Zuckerberg’s Failures Must Be Your Lessons

Zuckerberg’s Failures Must Be Your Lessons

When Mark Zuckerberg’s annual challenge was learning Mandarin, it was still fun and games. Now that his 2018 goal is simply “fixing Facebook,” not so much.

It’s fair to say 2018 has been a horrible year for the social network. With its infiltration by Russian operatives, the Cambridge Analytica scandal, concerns about users’ psychological wellbeing, in addition to what could be the biggest one-day drop of all time with Facebook losing $123 billion in value just last week, it’s no wonder the CEO has been nicknamed “Suckerberg” on international TV. 

As good ol’ Suckerberg visits governments and newsrooms around the world on his ongoing apology tour, it’s clear: a company that’s been aiming to help users overcome their perception problems is, itself, in the middle of a brand crisis of its own.

But let’s park the schadenfreude for a moment. While Facebook weathers their PR storm, these troubles could engulf any business – maybe even yours.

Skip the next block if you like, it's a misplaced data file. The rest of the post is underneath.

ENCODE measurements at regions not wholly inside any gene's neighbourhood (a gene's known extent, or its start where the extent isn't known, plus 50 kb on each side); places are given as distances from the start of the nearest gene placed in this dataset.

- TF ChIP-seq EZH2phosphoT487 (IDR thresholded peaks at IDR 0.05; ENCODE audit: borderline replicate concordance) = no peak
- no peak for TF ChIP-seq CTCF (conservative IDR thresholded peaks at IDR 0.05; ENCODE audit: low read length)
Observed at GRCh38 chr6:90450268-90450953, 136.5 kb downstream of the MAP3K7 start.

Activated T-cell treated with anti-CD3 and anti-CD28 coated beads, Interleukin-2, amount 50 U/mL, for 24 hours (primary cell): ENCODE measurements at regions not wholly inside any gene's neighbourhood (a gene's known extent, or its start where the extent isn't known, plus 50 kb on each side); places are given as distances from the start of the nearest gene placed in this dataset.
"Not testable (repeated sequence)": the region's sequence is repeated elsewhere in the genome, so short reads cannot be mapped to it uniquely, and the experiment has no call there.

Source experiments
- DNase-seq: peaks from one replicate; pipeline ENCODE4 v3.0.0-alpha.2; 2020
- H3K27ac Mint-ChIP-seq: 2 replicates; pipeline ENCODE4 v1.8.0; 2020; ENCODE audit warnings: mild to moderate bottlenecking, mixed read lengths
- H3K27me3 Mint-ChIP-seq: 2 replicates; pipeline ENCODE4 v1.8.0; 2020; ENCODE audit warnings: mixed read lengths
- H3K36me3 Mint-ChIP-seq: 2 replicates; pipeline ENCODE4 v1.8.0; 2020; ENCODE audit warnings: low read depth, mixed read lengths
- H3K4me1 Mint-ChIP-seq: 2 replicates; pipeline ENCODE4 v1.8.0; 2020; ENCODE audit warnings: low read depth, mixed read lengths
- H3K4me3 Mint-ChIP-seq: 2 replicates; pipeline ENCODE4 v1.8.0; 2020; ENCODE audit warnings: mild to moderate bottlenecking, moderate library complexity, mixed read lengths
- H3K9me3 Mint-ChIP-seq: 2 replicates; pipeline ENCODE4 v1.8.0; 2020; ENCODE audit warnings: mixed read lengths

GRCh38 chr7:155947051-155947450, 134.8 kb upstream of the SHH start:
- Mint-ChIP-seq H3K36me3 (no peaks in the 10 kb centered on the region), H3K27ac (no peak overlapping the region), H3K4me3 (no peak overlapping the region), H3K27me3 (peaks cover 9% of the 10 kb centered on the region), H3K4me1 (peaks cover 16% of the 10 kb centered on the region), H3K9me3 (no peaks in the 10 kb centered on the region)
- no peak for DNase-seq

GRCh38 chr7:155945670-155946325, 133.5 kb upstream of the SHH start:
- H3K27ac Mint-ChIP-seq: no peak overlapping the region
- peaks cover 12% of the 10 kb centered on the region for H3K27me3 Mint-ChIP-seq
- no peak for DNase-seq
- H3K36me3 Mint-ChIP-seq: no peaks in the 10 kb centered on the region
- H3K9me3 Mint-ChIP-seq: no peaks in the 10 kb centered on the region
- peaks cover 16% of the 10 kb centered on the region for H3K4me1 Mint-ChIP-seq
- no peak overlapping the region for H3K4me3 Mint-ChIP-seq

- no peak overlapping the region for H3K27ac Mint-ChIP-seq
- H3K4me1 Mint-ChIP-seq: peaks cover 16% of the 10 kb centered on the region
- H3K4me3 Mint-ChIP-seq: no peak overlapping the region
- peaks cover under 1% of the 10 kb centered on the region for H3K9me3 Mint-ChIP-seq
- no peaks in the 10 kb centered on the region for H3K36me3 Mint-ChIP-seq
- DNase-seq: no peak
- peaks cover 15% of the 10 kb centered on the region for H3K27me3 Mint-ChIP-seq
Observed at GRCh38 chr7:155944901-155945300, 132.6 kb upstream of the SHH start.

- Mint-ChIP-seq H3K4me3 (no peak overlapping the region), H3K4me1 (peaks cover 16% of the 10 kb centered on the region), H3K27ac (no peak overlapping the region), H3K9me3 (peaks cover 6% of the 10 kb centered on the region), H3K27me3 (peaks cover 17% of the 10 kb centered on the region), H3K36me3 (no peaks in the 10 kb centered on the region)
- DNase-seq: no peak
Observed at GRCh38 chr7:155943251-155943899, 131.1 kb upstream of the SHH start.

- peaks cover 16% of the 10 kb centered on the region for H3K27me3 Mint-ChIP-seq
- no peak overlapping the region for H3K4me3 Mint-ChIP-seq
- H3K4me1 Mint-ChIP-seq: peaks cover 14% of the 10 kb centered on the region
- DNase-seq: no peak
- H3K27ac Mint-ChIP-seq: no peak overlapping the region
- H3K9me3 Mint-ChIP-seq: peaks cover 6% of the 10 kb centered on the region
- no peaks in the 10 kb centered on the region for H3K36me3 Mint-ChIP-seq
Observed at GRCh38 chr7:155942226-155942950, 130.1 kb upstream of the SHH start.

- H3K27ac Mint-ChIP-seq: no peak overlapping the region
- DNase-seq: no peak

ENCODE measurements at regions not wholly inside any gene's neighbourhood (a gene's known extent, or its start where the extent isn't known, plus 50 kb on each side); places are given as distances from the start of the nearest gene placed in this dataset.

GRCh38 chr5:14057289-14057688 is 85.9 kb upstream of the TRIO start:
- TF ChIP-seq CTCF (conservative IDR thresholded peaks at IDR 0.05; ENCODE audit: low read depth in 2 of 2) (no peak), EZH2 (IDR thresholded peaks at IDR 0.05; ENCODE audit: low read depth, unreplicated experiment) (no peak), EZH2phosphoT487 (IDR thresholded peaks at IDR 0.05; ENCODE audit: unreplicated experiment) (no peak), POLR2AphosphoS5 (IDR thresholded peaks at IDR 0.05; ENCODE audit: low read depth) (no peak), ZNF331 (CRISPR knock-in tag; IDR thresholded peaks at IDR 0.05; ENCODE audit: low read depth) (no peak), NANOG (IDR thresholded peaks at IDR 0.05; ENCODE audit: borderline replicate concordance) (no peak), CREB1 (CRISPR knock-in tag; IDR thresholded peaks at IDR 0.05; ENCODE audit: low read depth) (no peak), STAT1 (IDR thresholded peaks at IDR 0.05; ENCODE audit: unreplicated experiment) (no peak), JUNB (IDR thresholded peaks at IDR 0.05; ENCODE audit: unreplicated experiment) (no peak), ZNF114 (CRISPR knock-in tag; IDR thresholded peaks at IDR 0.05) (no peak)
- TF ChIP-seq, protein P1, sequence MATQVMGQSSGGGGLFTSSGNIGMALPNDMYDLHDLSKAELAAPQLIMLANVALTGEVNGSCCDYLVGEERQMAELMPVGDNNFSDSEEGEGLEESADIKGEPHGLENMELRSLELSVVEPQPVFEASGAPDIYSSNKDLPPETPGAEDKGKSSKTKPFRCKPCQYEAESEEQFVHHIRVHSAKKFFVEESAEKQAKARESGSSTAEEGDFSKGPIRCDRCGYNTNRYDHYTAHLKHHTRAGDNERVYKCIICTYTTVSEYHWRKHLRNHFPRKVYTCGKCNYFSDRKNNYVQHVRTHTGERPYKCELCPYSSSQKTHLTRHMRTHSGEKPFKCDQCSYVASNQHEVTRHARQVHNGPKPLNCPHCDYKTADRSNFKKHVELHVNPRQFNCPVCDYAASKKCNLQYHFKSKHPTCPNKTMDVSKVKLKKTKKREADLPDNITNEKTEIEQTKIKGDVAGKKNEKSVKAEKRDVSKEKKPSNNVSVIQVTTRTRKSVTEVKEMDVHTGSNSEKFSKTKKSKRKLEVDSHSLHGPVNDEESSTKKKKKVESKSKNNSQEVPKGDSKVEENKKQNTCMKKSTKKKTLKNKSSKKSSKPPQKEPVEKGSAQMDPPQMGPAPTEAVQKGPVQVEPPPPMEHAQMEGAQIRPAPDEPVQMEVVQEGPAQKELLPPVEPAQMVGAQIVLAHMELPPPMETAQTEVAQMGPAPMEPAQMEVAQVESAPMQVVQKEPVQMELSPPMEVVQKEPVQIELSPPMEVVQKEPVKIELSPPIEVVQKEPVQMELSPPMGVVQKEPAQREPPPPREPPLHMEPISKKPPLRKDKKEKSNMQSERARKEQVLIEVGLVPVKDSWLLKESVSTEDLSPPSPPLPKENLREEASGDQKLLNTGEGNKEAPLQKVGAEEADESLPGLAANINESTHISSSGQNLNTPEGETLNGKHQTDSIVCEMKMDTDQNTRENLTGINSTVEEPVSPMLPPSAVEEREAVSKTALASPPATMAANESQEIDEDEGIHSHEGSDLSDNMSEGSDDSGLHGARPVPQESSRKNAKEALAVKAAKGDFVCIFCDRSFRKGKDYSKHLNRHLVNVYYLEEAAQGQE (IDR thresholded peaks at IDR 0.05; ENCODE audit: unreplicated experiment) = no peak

When you are busy growing and being innovative, it’s easy to quickly lose that crucial connection with your customers. So what can be done to avoid getting caught up in something similar?

Introducing Brand Dissonance

Crisis happens when your organization’s internal perception of itself does not match up with how outsiders view you.

After setting up and gaining traction in your company, if your day-to-day involves fire-fighting and combining strategic initiatives, it can be easy to overlook the unraveling.

Right now, it’s clear that Facebook’s historic perception has fallen out of sync with its own version of reality (on multiple levels). Brands are typically introspective.

Although it sounds a bit delusional, drinking your own Kool-Aid, and encouraging your staff to do so, is the surest way to create positive growth.

So, how would you know or recognize when your own brand is becoming ‘dissonant’? You need to look for the signals. There might be an increase in customer service calls, a decrease in sales, or customer sentiment slipping away.

Every company needs to systematize accepting the idea that, especially when they take their eye off the ball, they are fallible.

Own Your Sh*t

Two years ago, Mark Zuckerberg…

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